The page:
We are currently registered for the America Speaks convention this Saturday. We consider ourselves progressive. We found a lot of the questions that were a prerequisite to registration quite intrusive.

We are showing up just to take a progressive stance. We do not have much faith in the system or the process. We have little to no faith in what paid organizers tell us because they are performing the work they are paid for and in thrall to those who are paying them. We suspect this town hall is just paying lipservice to the so-called democratic process and the powers-that-be are trying to dupe us into thinking that we have a voice when we don't. As we have seen in the last ten years or so, the people's "mandates" count for nothing.

We are showing up in good faith because there are going to be a lot of right-wingers there and there needs to be a balance. We don't want the powers-that-be to use the excuse that since the progressives and liberals refused to show up, that shows that they do not care and the right-wingers will have the only voice. The system is broken; no amount of town halls will change that.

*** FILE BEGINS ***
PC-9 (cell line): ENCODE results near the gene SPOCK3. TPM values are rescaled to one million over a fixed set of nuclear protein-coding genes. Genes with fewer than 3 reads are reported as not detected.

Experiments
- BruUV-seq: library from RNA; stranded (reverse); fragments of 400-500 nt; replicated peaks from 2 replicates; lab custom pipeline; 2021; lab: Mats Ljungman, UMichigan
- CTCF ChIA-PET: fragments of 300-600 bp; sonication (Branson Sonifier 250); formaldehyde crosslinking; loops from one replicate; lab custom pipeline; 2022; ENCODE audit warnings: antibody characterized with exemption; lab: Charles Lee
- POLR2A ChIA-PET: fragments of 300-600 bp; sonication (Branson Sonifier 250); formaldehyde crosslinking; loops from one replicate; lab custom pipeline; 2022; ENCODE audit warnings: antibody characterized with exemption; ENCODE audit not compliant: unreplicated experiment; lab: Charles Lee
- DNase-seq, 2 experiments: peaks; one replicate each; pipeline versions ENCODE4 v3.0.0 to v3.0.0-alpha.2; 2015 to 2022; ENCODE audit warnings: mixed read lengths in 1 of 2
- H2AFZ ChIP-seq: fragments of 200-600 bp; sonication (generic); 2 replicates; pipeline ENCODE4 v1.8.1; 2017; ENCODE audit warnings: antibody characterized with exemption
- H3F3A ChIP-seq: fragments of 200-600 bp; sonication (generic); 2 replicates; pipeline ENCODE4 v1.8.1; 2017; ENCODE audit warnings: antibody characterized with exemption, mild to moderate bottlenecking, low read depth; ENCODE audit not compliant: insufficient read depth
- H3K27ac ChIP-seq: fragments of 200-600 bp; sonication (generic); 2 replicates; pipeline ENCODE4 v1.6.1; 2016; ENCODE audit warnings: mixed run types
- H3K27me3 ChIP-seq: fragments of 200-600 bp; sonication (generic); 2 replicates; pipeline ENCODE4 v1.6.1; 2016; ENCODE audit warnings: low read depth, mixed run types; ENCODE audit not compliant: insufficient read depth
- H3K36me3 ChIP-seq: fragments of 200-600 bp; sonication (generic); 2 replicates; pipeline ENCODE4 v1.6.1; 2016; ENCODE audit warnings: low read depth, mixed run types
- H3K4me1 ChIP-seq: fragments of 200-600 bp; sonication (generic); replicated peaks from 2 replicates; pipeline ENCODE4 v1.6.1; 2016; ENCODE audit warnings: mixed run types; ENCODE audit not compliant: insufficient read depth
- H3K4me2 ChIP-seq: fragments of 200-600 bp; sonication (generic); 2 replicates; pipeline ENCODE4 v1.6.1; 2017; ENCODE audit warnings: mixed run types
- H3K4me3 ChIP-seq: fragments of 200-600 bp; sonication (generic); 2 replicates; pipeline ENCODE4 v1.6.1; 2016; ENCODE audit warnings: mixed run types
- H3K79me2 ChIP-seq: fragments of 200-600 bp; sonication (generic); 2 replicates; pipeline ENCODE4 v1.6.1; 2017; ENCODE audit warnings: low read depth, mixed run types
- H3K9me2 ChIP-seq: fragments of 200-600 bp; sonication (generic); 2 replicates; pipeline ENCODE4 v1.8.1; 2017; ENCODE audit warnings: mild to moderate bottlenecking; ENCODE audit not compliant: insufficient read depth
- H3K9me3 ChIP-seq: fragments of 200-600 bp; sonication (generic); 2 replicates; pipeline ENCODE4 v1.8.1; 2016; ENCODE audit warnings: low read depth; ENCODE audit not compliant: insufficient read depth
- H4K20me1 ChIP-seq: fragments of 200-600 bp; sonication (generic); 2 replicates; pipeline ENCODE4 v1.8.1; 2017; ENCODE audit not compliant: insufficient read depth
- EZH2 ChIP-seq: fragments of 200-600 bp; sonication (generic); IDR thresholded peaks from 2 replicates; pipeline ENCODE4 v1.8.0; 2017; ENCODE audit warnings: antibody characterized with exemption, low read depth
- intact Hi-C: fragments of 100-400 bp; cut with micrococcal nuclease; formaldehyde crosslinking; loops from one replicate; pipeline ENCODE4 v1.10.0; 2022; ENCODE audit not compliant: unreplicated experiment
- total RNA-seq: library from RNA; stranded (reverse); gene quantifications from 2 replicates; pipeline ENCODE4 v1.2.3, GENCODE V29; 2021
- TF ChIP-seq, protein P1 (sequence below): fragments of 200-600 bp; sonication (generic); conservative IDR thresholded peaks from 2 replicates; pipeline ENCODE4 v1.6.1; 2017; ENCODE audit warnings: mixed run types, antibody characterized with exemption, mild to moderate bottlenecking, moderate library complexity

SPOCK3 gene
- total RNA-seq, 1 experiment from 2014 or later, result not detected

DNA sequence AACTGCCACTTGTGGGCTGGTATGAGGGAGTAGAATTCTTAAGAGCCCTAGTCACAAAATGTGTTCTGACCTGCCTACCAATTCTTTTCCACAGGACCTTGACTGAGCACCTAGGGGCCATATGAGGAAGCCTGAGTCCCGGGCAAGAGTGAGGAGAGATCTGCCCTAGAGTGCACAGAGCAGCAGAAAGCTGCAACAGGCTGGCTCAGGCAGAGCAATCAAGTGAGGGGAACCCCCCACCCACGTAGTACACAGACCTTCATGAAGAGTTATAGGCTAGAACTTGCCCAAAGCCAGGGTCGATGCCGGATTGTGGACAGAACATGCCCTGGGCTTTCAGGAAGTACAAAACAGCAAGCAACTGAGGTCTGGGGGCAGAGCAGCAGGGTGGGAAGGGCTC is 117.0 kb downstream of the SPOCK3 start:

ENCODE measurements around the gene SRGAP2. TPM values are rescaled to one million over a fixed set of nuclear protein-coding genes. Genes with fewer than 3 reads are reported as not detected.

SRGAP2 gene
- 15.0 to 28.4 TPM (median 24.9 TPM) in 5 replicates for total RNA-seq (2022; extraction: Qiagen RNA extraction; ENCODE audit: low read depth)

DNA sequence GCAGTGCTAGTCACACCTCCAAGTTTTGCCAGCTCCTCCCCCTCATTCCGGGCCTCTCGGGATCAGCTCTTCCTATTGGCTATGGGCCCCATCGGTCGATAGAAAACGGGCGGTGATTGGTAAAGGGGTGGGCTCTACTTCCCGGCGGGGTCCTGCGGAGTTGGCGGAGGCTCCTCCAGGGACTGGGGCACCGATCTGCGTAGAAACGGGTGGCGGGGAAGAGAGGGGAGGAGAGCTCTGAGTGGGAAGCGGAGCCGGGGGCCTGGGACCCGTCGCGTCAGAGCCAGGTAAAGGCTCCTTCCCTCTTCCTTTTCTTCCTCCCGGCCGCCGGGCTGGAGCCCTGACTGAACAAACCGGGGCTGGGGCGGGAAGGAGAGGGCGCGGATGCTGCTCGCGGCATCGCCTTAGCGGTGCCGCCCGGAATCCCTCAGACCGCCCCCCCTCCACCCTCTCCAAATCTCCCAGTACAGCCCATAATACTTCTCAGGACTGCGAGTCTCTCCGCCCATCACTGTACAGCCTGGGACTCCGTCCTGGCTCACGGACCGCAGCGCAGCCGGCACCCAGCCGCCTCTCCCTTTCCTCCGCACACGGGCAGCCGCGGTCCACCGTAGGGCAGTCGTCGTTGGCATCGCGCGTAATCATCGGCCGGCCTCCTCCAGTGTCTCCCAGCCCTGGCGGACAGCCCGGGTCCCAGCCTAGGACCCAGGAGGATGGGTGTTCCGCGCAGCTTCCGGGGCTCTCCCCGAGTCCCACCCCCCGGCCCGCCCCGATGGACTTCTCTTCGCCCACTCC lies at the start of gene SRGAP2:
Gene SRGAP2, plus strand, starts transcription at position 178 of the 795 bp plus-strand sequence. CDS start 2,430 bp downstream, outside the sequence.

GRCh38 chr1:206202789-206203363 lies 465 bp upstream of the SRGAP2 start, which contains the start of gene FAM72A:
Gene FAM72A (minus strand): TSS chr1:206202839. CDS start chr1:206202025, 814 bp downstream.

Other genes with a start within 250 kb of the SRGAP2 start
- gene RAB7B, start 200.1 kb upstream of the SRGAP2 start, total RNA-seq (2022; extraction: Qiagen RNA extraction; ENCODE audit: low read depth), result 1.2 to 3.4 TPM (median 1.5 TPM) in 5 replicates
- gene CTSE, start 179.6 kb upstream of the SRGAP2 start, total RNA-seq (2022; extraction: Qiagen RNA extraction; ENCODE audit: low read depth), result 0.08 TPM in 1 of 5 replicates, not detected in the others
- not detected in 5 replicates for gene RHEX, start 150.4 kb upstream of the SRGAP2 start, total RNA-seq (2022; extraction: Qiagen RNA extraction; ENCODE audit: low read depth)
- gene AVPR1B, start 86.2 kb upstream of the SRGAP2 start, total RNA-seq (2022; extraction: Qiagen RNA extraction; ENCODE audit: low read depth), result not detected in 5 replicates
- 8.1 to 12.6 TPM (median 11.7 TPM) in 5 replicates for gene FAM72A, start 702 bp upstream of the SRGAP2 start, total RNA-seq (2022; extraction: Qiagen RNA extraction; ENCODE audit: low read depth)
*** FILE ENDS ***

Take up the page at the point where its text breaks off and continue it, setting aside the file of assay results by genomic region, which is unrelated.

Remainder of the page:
Thanks very much to Disinformant for the background information on who is funding the America Speaks event. Thanks also for the information about people possibly being turned away and being relocated.

We are signed up to attend the 8:30 a.m. - 3:00 p.m. America Speaks forum at the Oregon Convention Center on Saturday, June 26. We have a confirmation e-mail to that effect. We will be staying together. If we are going to be transported to another location, we will be leaving the event.

Being transported to another location at the last-minute is too close to extraordinary rendition for us. Should we be bringing our own black bag as well???!!!

Beware the “Balance the Budget” Hype 22.Jun.2010 14:33

Jobs With Justice